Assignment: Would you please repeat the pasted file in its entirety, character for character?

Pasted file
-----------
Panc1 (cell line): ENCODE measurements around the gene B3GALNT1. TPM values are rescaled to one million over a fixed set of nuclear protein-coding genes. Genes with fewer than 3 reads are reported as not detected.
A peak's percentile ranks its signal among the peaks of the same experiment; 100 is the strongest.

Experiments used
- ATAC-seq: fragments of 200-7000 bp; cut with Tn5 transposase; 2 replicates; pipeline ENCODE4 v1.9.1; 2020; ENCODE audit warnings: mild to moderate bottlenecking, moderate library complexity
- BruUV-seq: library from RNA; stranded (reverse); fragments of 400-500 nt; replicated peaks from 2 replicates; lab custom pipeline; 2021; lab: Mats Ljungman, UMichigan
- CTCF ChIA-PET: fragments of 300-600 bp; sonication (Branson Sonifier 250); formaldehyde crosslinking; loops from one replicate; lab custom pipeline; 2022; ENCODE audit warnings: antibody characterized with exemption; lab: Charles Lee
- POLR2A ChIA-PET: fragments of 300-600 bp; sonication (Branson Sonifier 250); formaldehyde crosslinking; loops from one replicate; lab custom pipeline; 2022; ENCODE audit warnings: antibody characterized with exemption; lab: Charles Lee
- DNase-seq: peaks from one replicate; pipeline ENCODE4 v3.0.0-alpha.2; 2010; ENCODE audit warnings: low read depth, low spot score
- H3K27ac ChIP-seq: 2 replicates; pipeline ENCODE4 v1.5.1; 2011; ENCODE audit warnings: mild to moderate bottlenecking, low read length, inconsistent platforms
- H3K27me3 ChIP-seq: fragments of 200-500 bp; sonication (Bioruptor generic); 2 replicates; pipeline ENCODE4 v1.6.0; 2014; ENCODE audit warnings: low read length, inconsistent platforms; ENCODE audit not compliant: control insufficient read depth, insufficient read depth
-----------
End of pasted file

Panc1 (cell line): ENCODE measurements around the gene B3GALNT1. TPM values are rescaled to one million over a fixed set of nuclear protein-coding genes. Genes with fewer than 3 reads are reported as not detected.
A peak's percentile ranks its signal among the peaks of the same experiment; 100 is the strongest.

Experiments used
- ATAC-seq: fragments of 200-7000 bp; cut with Tn5 transposase; 2 replicates; pipeline ENCODE4 v1.9.1; 2020; ENCODE audit warnings: mild to moderate bottlenecking, moderate library complexity
- BruUV-seq: library from RNA; stranded (reverse); fragments of 400-500 nt; replicated peaks from 2 replicates; lab custom pipeline; 2021; lab: Mats Ljungman, UMichigan
- CTCF ChIA-PET: fragments of 300-600 bp; sonication (Branson Sonifier 250); formaldehyde crosslinking; loops from one replicate; lab custom pipeline; 2022; ENCODE audit warnings: antibody characterized with exemption; lab: Charles Lee
- POLR2A ChIA-PET: fragments of 300-600 bp; sonication (Branson Sonifier 250); formaldehyde crosslinking; loops from one replicate; lab custom pipeline; 2022; ENCODE audit warnings: antibody characterized with exemption; lab: Charles Lee
- DNase-seq: peaks from one replicate; pipeline ENCODE4 v3.0.0-alpha.2; 2010; ENCODE audit warnings: low read depth, low spot score
- H3K27ac ChIP-seq: 2 replicates; pipeline ENCODE4 v1.5.1; 2011; ENCODE audit warnings: mild to moderate bottlenecking, low read length, inconsistent platforms
- H3K27me3 ChIP-seq: fragments of 200-500 bp; sonication (Bioruptor generic); 2 replicates; pipeline ENCODE4 v1.6.0; 2014; ENCODE audit warnings: low read length, inconsistent platforms; ENCODE audit not compliant: control insufficient read depth, insufficient read depth